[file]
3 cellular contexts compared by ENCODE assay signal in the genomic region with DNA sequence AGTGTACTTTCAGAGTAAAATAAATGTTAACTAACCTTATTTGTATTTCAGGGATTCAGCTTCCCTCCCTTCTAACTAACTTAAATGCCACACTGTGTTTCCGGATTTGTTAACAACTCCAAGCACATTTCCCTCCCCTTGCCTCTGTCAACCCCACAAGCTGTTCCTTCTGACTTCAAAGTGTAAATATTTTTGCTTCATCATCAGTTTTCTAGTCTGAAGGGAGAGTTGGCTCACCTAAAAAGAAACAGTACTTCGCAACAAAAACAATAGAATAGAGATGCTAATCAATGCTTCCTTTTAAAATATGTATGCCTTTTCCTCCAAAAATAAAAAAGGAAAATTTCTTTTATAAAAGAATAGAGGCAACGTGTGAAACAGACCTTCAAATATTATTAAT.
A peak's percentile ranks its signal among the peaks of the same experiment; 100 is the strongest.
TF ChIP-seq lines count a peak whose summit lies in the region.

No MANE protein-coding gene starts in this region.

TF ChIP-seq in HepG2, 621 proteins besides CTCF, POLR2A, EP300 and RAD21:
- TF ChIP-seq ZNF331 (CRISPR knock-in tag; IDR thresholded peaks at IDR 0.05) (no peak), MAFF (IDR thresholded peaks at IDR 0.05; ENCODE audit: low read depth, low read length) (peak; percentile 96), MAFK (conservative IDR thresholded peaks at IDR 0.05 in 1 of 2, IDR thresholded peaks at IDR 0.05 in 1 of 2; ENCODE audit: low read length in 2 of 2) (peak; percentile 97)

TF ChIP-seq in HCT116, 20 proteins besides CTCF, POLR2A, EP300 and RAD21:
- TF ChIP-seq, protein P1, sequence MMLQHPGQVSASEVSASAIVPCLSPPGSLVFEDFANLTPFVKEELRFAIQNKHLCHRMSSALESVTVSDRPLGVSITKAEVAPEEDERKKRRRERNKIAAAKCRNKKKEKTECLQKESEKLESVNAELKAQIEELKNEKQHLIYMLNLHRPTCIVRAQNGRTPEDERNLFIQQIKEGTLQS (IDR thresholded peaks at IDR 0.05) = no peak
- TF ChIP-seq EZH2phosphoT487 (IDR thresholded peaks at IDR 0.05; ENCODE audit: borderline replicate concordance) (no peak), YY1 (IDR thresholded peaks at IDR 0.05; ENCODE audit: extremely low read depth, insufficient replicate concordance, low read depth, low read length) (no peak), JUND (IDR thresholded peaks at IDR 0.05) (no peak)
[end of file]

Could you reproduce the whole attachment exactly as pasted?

3 cellular contexts compared by ENCODE assay signal in the genomic region with DNA sequence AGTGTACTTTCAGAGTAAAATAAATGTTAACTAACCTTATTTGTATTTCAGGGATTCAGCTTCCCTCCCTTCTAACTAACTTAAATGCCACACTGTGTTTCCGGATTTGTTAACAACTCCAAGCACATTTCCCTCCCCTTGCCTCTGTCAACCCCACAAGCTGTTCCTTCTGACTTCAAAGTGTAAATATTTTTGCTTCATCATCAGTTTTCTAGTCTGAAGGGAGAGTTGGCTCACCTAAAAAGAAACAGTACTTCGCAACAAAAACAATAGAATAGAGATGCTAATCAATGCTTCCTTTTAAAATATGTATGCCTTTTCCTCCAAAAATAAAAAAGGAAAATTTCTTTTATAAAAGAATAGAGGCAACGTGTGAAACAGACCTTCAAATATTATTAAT.
A peak's percentile ranks its signal among the peaks of the same experiment; 100 is the strongest.
TF ChIP-seq lines count a peak whose summit lies in the region.

No MANE protein-coding gene starts in this region.

TF ChIP-seq in HepG2, 621 proteins besides CTCF, POLR2A, EP300 and RAD21:
- TF ChIP-seq ZNF331 (CRISPR knock-in tag; IDR thresholded peaks at IDR 0.05) (no peak), MAFF (IDR thresholded peaks at IDR 0.05; ENCODE audit: low read depth, low read length) (peak; percentile 96), MAFK (conservative IDR thresholded peaks at IDR 0.05 in 1 of 2, IDR thresholded peaks at IDR 0.05 in 1 of 2; ENCODE audit: low read length in 2 of 2) (peak; percentile 97)

TF ChIP-seq in HCT116, 20 proteins besides CTCF, POLR2A, EP300 and RAD21:
- TF ChIP-seq, protein P1, sequence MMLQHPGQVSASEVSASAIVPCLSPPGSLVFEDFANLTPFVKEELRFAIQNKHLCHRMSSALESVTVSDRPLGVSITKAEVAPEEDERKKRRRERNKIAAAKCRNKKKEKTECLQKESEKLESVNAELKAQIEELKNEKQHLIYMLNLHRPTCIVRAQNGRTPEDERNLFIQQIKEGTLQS (IDR thresholded peaks at IDR 0.05) = no peak
- TF ChIP-seq EZH2phosphoT487 (IDR thresholded peaks at IDR 0.05; ENCODE audit: borderline replicate concordance) (no peak), YY1 (IDR thresholded peaks at IDR 0.05; ENCODE audit: extremely low read depth, insufficient replicate concordance, low read depth, low read length) (no peak), JUND (IDR thresholded peaks at IDR 0.05) (no peak)